Why don’t they pass a constitutional amendment prohibiting anybody from learning anything? If it works as well as prohibition did, in five years Americans would be the smartest race of people on Earth.Will Rogers
In January of 1919, the United States Congress amended the Constitution for the eighteenth time. They declared alcohol illegal in the entire country, thus starting the period known as Prohibition. Technically, the U.S. was an entirely dry nation until the amendment was repealed (through the twenty-first amendment) in 1933.
Prohibition was an attempt to curb drunkenness and the troubles that came with it – men drinking away money needed for food for their families, domestic abuse, criminal behavior, etc. Drinking was generally seen as something men did with time and money that were much better spent on other things. It was one of the first major causes that women took up en masse in the country and temperance rallies were often tied to women’s suffrage groups. It doesn’t seem likely that it was a coincidence that Prohibition and women’s suffrage were both added to the constitution within six months of each other.
People expected that Prohibition would increase sales of clothing and entertainment (tickets to moving pictures and fairs, for example) and would decrease health complications from too much alcohol and incarceration rates. Women hoped that rates of domestic abuse would go down and that more money would make it home for paying rent, filling cupboards with food, and dressing children.
Unfortunately, for the most part, it didn’t have the effects expected. Demand for illegal alcohol skyrocketed, which increased the number of bootleggers. Without any regulation to set standards, the quality of alcohol became variable and health issues from tainted alcohol skyrocketed. As many as 1000 people died per year from tainted alcohol. Sales of clothing and entertainment also didn’t go up and rates of drunkenness and poverty don’t seem especially affected.
One major effect of the demand for illegal alcohol was that there was a lot of people more willing to break the law, even among law enforcement. Police, courts, and prisons found themselves overwhelmed by people breaking the law by making, selling, and drinking alcohol. Justice resources were completely taxed. This may have been part of what pressured law enforcement officers to look away or accept bribes, and sometimes even to assist with the illegal activities, all of which undermined people’s faith in them and created a public image of the corrupt police officer and crooked judge.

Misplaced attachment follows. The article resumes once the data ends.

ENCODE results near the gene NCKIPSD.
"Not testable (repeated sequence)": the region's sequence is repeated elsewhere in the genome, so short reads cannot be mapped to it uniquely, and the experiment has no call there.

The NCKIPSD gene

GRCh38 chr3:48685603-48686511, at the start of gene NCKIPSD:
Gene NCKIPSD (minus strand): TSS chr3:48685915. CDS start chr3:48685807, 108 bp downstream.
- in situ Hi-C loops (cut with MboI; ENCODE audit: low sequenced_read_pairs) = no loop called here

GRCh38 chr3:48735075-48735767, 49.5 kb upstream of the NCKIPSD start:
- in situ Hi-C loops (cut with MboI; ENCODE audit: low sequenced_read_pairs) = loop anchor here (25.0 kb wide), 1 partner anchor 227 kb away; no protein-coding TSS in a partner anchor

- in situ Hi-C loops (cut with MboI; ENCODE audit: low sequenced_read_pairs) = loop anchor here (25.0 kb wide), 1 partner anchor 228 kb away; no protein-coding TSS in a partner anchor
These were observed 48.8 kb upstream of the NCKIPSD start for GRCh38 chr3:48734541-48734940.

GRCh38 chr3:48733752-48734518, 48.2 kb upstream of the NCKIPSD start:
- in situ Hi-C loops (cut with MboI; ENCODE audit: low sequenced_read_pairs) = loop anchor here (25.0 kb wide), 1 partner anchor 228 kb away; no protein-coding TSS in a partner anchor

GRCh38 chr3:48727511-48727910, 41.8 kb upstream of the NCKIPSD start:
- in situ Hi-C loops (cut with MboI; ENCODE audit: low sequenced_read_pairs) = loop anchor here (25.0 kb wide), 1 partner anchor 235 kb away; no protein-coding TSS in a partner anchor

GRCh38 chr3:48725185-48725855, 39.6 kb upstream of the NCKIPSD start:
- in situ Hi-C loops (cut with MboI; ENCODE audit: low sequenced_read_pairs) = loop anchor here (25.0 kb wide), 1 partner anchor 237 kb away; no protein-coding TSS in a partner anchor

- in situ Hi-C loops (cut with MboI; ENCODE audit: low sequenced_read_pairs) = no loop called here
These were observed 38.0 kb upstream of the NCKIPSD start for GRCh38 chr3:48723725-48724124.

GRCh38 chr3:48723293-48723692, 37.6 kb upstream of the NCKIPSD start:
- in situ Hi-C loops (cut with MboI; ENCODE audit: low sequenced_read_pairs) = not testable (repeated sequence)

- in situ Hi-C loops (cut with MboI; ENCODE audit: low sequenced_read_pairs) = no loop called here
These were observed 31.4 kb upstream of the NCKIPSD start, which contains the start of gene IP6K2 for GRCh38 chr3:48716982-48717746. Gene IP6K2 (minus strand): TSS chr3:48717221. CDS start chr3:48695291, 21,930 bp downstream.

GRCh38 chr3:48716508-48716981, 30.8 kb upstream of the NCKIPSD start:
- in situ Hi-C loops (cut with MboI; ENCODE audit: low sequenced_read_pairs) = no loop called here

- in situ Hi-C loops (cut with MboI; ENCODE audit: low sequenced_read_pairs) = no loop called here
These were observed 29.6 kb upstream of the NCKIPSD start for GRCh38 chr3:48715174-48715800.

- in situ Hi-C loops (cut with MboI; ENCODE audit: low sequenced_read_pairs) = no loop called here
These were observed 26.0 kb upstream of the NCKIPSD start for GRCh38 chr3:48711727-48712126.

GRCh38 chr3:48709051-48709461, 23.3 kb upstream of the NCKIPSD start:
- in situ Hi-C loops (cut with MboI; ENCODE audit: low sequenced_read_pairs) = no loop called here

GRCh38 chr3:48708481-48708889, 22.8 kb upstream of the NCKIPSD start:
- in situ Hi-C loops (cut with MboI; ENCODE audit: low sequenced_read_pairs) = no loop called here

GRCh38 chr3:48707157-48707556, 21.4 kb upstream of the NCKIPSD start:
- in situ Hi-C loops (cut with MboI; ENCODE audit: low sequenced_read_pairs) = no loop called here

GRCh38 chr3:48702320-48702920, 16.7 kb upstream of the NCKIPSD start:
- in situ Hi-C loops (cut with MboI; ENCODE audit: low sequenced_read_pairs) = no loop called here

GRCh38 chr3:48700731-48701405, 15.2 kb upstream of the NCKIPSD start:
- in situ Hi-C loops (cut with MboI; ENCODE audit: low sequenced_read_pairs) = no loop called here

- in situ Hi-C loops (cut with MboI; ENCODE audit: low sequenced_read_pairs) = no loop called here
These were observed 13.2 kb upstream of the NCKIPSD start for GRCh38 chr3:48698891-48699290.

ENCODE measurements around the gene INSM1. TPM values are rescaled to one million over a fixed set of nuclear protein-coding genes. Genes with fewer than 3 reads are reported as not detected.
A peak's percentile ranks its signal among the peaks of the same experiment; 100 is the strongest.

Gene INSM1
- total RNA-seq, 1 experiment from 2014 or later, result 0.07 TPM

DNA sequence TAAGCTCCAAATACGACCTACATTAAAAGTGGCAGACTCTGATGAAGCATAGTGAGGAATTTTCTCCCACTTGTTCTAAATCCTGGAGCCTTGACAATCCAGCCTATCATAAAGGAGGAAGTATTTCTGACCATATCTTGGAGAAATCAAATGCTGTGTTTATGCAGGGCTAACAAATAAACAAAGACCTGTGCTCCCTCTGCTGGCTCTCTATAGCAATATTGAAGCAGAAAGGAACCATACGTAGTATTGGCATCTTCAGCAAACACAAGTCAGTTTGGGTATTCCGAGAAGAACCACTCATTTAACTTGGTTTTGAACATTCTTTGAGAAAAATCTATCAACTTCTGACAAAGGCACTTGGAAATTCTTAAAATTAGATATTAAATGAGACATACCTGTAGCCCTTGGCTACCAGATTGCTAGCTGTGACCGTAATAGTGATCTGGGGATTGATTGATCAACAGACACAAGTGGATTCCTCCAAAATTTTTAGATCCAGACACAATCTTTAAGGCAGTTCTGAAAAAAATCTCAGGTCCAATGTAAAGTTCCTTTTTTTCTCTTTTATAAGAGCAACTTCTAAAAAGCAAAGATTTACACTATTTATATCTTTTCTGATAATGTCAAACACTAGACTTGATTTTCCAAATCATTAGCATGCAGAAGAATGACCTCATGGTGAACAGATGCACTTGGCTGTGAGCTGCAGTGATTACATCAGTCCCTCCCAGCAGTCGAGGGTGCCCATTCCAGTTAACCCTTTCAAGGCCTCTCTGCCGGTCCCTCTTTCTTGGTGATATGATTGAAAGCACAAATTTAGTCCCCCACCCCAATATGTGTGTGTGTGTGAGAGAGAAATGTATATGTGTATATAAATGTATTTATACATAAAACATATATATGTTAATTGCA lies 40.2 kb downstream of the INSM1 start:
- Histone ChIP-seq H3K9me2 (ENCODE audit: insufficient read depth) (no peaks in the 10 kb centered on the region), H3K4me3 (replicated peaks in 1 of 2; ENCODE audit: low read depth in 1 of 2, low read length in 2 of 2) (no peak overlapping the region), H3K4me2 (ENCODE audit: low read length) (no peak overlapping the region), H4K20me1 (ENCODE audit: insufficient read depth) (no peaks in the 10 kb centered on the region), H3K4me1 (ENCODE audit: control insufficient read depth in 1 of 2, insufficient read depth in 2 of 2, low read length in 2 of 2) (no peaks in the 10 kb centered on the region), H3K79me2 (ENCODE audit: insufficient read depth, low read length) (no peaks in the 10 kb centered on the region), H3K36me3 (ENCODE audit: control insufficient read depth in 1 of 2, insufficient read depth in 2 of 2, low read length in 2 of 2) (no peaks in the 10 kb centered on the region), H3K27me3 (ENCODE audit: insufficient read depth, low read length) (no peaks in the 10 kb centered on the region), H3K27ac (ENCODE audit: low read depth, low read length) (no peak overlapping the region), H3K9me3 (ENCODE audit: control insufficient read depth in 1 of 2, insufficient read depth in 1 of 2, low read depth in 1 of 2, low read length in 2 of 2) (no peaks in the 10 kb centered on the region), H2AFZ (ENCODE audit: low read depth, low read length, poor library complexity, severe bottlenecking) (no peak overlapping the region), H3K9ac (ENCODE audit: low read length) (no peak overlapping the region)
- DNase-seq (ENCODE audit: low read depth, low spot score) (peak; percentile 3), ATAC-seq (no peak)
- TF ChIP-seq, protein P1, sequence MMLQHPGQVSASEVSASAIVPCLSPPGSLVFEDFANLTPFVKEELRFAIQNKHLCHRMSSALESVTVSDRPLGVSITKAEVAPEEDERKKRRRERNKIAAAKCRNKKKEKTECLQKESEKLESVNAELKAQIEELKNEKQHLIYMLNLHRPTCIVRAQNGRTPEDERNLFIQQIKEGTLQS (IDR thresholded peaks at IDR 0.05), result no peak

Another unexpected consequence of Prohibition was that it brought women more fully into drinking, which had previously been largely a mens-only pastime. Saloons and bars had been primarily only open to men (and occasionally prostitutes), but with public saloons having to close or adapt, nearly every space where alcohol was found were open to women. Speakeasies let in women as well as men and with drinking at home becoming more common, alcohol became as much the purview of women as of men. This changed a lot because politics, economics, and business were often discussed primarily by men sitting together drinking. Invading those spaces now gave women access to those spheres, previously largely closed to them, as well as to drinking.
Prohibition was pretty widely considered a failed experiment and in 1933, it was reversed with the twenty-first amendment. It is still the only amendment to have ever been reversed.
This research rabbithole was inspired by Emily Post’s Etiquette in Society, in Business, in Politics and at Home, which was written in 1922 and thus spends time discussing how to host a perfect dinner or wedding breakfast when your wine cellar has run out and champaign is not to be had. Interestingly, Emily Post never seems to entertain the idea that anyone would not drink alcohol at a fine dinner or party if they had any access to it, which further reinforces the other research I did saying that very few people seem to have been really keen on following this law!